Victims, Power and Intellectuals: Laruelle and Sartre


  • Constance L. Mui Loyola University New Orleans
  • Julien S. Murphy College of Arts and Sciences, University of Southern Maine



Laruelle, Sartre, power, intellectuals, victim, non-philosophy, compassion


 In two recent works, Intellectuals and Power and General Theory of Victims, François Laruelle offers a critique of the public intellectual, including Jean-Paul Sartre, claiming such intellectuals have a disregard for victims of crimes against humanity. Laruelle insists that the victim has been left out of philosophy and displaced by an abstract pursuit of justice. He offers a non- philosophical approach that reverses the victim/intellectual dyad and calls for compassionate insurrection. In this paper, we probe Laruelle's critique of the committed intellectual's obligations to victims, specifically, through an examination of Sartre's "A Plea for Intellectuals." We hope to show the value of Laruelle's theory on victims, crime and power for imagining future-oriented intellectuals.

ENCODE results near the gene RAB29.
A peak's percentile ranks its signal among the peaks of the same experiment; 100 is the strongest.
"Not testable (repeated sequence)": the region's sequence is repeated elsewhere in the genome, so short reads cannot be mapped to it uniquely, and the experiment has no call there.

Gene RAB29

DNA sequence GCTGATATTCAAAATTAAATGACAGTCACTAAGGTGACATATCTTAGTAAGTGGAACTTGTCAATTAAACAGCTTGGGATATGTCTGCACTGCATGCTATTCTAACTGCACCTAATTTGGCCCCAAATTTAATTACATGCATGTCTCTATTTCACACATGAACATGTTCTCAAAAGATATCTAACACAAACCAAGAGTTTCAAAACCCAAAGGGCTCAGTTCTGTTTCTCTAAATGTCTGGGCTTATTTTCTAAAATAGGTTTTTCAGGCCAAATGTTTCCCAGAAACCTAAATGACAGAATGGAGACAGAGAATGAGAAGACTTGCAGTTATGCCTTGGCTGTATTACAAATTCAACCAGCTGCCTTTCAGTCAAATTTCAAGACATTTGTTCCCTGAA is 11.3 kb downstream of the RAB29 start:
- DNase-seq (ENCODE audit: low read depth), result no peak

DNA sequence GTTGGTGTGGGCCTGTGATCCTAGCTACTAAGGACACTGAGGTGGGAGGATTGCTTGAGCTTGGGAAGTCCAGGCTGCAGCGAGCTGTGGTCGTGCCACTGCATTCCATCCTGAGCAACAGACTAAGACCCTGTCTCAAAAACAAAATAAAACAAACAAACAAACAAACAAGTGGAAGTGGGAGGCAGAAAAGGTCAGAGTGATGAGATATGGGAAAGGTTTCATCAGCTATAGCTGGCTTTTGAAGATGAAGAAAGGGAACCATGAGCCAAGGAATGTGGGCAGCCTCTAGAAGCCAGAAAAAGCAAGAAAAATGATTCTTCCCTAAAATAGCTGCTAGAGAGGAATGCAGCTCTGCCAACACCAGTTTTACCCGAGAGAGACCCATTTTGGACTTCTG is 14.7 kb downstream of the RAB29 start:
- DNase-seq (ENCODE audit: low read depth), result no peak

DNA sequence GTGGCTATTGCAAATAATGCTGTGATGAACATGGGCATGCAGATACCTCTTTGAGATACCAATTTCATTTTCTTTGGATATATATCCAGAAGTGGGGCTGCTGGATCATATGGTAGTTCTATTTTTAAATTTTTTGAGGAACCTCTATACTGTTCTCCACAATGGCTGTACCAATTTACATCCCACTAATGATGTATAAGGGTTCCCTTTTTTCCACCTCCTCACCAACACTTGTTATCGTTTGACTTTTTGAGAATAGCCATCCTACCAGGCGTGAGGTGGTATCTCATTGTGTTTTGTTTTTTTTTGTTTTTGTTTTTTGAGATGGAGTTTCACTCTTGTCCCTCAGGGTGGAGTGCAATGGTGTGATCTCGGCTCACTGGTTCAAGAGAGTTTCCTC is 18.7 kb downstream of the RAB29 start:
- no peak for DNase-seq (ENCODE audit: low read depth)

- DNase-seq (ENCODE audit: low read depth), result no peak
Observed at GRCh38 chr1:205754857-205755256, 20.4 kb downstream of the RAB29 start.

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How to Cite

Mui, C. L., & Murphy, J. S. (2017). Victims, Power and Intellectuals: Laruelle and Sartre. Labyrinth, 19(2), 35–56.